Proposed amendment would require more commercial, less residential for some mixed-use developments in Wilmington

Proposed amendment would require more commercial, less residential for some mixed-use developments in Wilmington
Proposed changes would require mixed-use developments in commercial districts focus not only on residential but commercial components as well. (Source: wect)

WILMINGTON, N.C. (WECT) - Changes could be coming to how developers build mixed-use developments in the City of Wilmington, requiring developers to focus on commercial construction, not just residential.

Mixed-use developments are often advertised to both the city and residents as a solution to traffic woes by reducing the need for multiple trips --- but according to the city --- this is not what is happening. Now, a proposed text amendment is hoping to change that by requiring developers build at least 25 percent nonresidential uses in these districts.

Since 2002, the city has allowed developers to build some residential uses in commercially zoned districts, this permitted use is known as commercial district mixed-use (CDMU) within the city’s Land Development Code (LDC).

“The objective was to allow for the creation of balanced, mixed-use developments by placing office, commercial, and residential uses within a single development, thereby increasing convenience to residents and reducing the number of shopping and commuting trips needed. The CDMU provision has not achieved that objective due, in part, to the lack of minimum required commercial use(s) in these commercial districts,” according to a proposed Land Development Code amendment that will go before the city’s Planning Commission on Aug. 5.

While the intention of the 2002 addition of CDMU was to create commercial areas where residents could live, work, and shop, developers have placed a focus on multifamily developments with little commercial development, according to planning staff.

“Instead of commercial with some residential mixed in, resulting CDMU developments have essentially become intensive multi-family residential projects with a token amount of commercial uses to satisfy the unspecified mixed-use requirement,” according to the amendment.

To further drive this point home, the city listed several developments utilizing the current standards, and the percentage of nonresidential square footage:

  • Lofts at Park Avenue 1.5%
  • Kerr Station Lofts 2.0%
  • Belle Meade Apartments 1.0%
  • Cottages at College Acres 2.0%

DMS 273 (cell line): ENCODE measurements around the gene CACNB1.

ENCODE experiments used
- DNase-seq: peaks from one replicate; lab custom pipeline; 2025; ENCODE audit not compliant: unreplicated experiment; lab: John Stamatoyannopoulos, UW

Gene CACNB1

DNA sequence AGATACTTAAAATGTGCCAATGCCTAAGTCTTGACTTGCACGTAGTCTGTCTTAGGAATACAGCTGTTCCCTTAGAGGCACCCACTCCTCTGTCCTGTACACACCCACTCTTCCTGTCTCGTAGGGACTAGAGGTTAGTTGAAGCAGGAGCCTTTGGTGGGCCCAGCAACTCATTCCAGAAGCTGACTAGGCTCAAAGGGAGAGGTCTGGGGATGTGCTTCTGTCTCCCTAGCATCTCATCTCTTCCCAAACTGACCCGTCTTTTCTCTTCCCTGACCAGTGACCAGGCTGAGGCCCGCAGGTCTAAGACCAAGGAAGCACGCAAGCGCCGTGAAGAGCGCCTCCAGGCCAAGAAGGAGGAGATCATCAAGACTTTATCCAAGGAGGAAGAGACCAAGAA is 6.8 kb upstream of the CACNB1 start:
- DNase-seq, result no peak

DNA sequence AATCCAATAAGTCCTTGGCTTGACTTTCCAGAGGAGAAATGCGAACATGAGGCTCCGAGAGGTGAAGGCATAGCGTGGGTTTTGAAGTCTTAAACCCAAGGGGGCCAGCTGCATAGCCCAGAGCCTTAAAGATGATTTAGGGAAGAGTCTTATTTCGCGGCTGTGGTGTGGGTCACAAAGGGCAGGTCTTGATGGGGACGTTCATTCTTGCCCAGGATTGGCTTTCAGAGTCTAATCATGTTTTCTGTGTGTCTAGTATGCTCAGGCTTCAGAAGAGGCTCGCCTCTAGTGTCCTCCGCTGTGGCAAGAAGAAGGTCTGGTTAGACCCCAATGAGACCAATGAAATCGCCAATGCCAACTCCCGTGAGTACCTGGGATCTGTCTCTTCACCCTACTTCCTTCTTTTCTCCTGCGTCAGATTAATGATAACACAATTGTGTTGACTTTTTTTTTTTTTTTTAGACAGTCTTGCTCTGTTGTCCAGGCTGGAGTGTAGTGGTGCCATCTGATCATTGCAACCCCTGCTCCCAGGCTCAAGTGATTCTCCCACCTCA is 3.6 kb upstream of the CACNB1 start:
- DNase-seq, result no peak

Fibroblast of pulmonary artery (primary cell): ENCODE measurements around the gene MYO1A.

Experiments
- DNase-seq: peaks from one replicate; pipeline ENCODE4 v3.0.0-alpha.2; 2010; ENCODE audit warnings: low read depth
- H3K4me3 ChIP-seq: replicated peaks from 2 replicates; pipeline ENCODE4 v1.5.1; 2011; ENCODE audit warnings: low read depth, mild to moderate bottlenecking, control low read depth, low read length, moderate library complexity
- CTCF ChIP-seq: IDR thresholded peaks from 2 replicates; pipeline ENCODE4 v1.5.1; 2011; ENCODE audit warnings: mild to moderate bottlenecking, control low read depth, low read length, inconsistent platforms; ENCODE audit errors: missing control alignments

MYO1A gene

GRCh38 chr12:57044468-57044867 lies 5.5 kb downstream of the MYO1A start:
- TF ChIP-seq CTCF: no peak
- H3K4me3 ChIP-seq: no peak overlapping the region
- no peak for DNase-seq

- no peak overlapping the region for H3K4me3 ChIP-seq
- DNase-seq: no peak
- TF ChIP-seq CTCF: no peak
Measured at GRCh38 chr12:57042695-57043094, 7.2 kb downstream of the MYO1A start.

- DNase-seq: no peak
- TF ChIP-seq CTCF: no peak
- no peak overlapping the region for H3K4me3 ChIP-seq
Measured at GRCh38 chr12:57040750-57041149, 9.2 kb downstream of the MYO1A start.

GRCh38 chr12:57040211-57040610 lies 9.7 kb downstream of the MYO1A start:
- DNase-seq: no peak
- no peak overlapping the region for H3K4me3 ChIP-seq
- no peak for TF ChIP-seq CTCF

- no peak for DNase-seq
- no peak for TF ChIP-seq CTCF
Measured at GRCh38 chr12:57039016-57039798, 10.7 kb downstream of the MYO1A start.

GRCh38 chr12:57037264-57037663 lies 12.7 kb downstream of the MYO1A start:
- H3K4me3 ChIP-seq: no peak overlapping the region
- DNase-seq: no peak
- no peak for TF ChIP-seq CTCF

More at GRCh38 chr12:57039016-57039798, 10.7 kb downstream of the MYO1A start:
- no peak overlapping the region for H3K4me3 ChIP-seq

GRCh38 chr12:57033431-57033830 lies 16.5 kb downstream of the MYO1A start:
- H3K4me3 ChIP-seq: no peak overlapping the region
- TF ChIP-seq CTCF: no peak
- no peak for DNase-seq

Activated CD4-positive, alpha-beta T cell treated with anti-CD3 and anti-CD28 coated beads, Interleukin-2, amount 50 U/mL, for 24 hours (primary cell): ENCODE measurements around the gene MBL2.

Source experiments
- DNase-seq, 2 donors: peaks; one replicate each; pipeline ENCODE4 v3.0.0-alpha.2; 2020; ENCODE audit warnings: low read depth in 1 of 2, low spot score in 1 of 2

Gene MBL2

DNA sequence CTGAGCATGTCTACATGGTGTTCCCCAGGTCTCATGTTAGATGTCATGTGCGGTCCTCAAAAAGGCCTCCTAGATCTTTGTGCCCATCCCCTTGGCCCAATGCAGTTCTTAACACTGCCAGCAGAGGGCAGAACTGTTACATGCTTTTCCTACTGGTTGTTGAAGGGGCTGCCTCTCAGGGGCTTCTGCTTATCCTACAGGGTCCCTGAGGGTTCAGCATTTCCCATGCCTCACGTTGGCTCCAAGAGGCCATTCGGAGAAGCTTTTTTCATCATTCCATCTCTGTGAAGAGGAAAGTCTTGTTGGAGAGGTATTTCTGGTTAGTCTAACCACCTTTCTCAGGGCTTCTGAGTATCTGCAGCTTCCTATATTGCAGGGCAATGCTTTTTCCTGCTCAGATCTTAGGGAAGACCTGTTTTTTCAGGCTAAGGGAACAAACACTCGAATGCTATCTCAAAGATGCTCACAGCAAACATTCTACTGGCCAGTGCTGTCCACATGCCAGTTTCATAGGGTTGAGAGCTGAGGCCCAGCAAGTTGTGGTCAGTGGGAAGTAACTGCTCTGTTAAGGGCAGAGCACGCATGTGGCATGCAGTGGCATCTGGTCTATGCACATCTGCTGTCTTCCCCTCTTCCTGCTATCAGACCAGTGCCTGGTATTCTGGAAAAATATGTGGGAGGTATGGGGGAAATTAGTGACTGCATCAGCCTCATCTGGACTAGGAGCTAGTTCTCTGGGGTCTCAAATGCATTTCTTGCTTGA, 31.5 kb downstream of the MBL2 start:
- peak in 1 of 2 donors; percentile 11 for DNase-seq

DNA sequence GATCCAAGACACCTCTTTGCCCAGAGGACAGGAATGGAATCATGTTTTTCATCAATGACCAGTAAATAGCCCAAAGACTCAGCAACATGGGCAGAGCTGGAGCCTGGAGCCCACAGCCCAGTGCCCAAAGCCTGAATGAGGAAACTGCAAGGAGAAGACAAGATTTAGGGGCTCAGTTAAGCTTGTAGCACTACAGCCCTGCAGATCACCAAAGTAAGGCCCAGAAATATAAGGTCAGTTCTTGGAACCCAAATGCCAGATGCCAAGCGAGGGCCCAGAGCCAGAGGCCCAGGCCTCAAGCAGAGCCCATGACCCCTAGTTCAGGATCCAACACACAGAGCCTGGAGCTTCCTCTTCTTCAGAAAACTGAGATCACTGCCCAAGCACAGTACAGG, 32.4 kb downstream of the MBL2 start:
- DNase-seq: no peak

• Flats at Main 1.0%
  • Arboretum West 4.5%
  • 17th Street Mixed-Use 1.5%
  • Oleander Commons 1.0%

“These token amounts of nonresidential uses are insufficient to achieve any meaningful reduction in shopping and commuting trips, as is the intent of the CDMU provision,” according to the city.

Since these districts were expected to be mostly commercial in nature, not residential, the current requirements do not include and open space for developments. That has allowed new multifamily construction to reach higher density ratios than what is allowed even in residential districts.

“The lack of open space and greater development density, in turn, has resulted in developments with more impervious surface area per acre and more extensive land clearing for essential site improvements compared to typical multifamily developments,” according to the amendment.

If approved the amendment would bring some serious changes to how CDMU developments look in Wilmington. The following are some of the proposed changes to the CDMU:

  • Require a minimum amount of open space of one half the amount required in multifamily zoning districts
  • Establish a minimum amount of nonresidential development, as measured by building square footage, of 25%
  • Cap development density at 24 units per acre, which is seven units per acre higher than allowed in the Multifamily-Medium (MF-M) district
  • Prohibit single-family detached housing (to date, no CDMU development has included single-family development)

The City of Wilmington’s Planning Commission will meet on Aug. 5 at 6 p.m. to hold a public hearing on the proposed changes, the next step after that would be for the amendment to head to Wilmington City Council for a final decision.

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